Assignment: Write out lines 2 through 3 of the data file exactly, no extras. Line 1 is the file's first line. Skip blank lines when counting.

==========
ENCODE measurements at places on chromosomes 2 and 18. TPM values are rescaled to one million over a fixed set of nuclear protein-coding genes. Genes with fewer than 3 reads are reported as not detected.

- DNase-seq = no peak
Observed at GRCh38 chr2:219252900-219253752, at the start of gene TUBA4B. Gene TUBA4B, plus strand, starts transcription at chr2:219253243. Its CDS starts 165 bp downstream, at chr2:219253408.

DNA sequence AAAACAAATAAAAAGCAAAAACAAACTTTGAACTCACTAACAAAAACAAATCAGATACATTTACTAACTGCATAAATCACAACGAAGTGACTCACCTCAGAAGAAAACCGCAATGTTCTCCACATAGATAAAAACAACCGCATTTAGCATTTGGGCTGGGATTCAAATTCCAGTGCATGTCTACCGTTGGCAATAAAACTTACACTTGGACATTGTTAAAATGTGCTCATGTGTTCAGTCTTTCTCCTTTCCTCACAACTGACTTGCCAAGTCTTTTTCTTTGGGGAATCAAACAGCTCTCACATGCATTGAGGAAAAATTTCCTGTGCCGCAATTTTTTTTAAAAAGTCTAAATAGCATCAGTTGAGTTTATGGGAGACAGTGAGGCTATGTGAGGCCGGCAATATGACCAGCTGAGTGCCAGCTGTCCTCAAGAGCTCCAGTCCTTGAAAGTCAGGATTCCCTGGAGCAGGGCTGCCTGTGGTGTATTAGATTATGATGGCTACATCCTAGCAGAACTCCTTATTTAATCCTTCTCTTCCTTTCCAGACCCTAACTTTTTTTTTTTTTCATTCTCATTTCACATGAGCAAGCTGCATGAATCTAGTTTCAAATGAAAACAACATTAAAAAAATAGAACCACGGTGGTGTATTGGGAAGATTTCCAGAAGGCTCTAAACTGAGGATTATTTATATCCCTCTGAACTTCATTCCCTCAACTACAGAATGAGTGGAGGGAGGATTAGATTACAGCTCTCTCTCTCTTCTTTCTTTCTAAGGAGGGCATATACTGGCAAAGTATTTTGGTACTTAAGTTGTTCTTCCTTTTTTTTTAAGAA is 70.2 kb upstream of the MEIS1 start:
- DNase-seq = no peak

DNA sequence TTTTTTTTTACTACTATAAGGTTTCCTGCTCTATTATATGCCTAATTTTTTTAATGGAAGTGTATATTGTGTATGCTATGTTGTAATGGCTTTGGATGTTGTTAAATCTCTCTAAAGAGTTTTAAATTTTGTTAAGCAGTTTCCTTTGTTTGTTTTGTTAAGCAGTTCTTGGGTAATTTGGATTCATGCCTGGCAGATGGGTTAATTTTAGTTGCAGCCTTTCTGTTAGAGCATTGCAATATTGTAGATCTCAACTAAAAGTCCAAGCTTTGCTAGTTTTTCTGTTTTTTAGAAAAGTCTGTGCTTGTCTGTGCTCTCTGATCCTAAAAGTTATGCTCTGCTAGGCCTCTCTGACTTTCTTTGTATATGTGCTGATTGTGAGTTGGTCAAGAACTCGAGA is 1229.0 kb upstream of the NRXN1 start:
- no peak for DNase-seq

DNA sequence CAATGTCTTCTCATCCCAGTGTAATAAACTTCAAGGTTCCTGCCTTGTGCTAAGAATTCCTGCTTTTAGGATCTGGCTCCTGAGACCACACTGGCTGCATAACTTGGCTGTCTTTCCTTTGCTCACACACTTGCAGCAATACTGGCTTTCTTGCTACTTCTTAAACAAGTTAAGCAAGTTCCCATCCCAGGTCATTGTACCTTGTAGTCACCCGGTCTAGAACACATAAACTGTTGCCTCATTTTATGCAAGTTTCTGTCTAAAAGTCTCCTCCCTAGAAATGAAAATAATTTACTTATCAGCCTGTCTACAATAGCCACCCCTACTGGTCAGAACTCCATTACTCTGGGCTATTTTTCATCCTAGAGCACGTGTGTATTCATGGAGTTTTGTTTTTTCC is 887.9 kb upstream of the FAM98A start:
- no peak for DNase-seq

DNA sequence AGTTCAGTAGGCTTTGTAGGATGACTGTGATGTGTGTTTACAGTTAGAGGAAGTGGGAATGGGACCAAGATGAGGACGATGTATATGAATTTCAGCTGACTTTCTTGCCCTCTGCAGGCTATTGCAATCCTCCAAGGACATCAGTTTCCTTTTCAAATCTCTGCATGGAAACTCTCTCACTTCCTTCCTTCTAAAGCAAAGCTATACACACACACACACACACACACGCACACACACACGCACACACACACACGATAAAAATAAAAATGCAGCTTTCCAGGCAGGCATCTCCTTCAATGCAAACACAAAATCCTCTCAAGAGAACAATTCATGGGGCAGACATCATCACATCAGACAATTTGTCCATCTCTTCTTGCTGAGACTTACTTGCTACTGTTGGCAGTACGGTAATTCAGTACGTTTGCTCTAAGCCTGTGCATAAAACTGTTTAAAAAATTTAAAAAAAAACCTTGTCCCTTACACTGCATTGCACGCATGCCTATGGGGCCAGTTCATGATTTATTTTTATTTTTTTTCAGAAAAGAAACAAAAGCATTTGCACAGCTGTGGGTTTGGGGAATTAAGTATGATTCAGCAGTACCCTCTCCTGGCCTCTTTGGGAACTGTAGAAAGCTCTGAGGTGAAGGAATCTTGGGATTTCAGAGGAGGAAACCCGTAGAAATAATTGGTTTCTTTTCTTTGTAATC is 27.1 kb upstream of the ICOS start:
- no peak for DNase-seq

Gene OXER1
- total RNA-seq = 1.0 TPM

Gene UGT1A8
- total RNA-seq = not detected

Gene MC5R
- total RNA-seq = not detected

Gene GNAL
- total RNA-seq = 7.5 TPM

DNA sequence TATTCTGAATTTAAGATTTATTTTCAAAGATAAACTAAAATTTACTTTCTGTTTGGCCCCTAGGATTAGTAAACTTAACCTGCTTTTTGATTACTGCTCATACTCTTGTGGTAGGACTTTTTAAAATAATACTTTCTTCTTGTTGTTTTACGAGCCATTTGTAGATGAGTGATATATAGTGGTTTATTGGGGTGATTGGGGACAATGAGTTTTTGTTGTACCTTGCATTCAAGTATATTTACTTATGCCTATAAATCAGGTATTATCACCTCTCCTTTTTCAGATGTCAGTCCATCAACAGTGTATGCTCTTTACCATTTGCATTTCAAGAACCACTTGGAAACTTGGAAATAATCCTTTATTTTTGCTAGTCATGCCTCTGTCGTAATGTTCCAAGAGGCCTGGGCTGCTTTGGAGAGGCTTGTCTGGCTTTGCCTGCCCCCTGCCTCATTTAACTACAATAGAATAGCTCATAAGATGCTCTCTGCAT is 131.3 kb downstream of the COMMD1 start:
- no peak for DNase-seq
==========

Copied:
- DNase-seq = no peak
Observed at GRCh38 chr2:219252900-219253752, at the start of gene TUBA4B. Gene TUBA4B, plus strand, starts transcription at chr2:219253243. Its CDS starts 165 bp downstream, at chr2:219253408.